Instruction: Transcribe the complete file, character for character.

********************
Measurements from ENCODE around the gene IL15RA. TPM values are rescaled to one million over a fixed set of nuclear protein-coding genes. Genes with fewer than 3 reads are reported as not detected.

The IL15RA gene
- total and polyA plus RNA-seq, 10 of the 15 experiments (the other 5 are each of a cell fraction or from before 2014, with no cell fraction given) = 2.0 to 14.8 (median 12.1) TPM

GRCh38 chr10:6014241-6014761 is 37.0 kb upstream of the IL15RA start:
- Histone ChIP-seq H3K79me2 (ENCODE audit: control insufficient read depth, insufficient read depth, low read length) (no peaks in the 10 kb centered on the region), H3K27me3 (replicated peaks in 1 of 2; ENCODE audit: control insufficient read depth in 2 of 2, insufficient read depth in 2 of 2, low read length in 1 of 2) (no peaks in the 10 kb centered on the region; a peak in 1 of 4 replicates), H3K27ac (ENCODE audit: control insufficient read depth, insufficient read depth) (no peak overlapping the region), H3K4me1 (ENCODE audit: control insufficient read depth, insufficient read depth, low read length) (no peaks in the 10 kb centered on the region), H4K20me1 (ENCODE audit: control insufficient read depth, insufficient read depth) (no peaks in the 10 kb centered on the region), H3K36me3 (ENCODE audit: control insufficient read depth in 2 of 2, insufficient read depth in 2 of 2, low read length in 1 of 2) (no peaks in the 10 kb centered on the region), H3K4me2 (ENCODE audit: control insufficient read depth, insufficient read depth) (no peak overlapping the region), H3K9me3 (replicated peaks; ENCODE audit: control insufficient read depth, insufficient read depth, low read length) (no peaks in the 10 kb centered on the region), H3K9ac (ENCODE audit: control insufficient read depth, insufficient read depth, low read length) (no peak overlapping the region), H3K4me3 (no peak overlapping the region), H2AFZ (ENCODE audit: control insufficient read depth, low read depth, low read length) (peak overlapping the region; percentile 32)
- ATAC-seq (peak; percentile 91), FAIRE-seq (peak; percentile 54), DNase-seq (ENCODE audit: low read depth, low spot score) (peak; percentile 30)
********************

Measurements from ENCODE around the gene IL15RA. TPM values are rescaled to one million over a fixed set of nuclear protein-coding genes. Genes with fewer than 3 reads are reported as not detected.

The IL15RA gene
- total and polyA plus RNA-seq, 10 of the 15 experiments (the other 5 are each of a cell fraction or from before 2014, with no cell fraction given) = 2.0 to 14.8 (median 12.1) TPM

GRCh38 chr10:6014241-6014761 is 37.0 kb upstream of the IL15RA start:
- Histone ChIP-seq H3K79me2 (ENCODE audit: control insufficient read depth, insufficient read depth, low read length) (no peaks in the 10 kb centered on the region), H3K27me3 (replicated peaks in 1 of 2; ENCODE audit: control insufficient read depth in 2 of 2, insufficient read depth in 2 of 2, low read length in 1 of 2) (no peaks in the 10 kb centered on the region; a peak in 1 of 4 replicates), H3K27ac (ENCODE audit: control insufficient read depth, insufficient read depth) (no peak overlapping the region), H3K4me1 (ENCODE audit: control insufficient read depth, insufficient read depth, low read length) (no peaks in the 10 kb centered on the region), H4K20me1 (ENCODE audit: control insufficient read depth, insufficient read depth) (no peaks in the 10 kb centered on the region), H3K36me3 (ENCODE audit: control insufficient read depth in 2 of 2, insufficient read depth in 2 of 2, low read length in 1 of 2) (no peaks in the 10 kb centered on the region), H3K4me2 (ENCODE audit: control insufficient read depth, insufficient read depth) (no peak overlapping the region), H3K9me3 (replicated peaks; ENCODE audit: control insufficient read depth, insufficient read depth, low read length) (no peaks in the 10 kb centered on the region), H3K9ac (ENCODE audit: control insufficient read depth, insufficient read depth, low read length) (no peak overlapping the region), H3K4me3 (no peak overlapping the region), H2AFZ (ENCODE audit: control insufficient read depth, low read depth, low read length) (peak overlapping the region; percentile 32)
- ATAC-seq (peak; percentile 91), FAIRE-seq (peak; percentile 54), DNase-seq (ENCODE audit: low read depth, low spot score) (peak; percentile 30)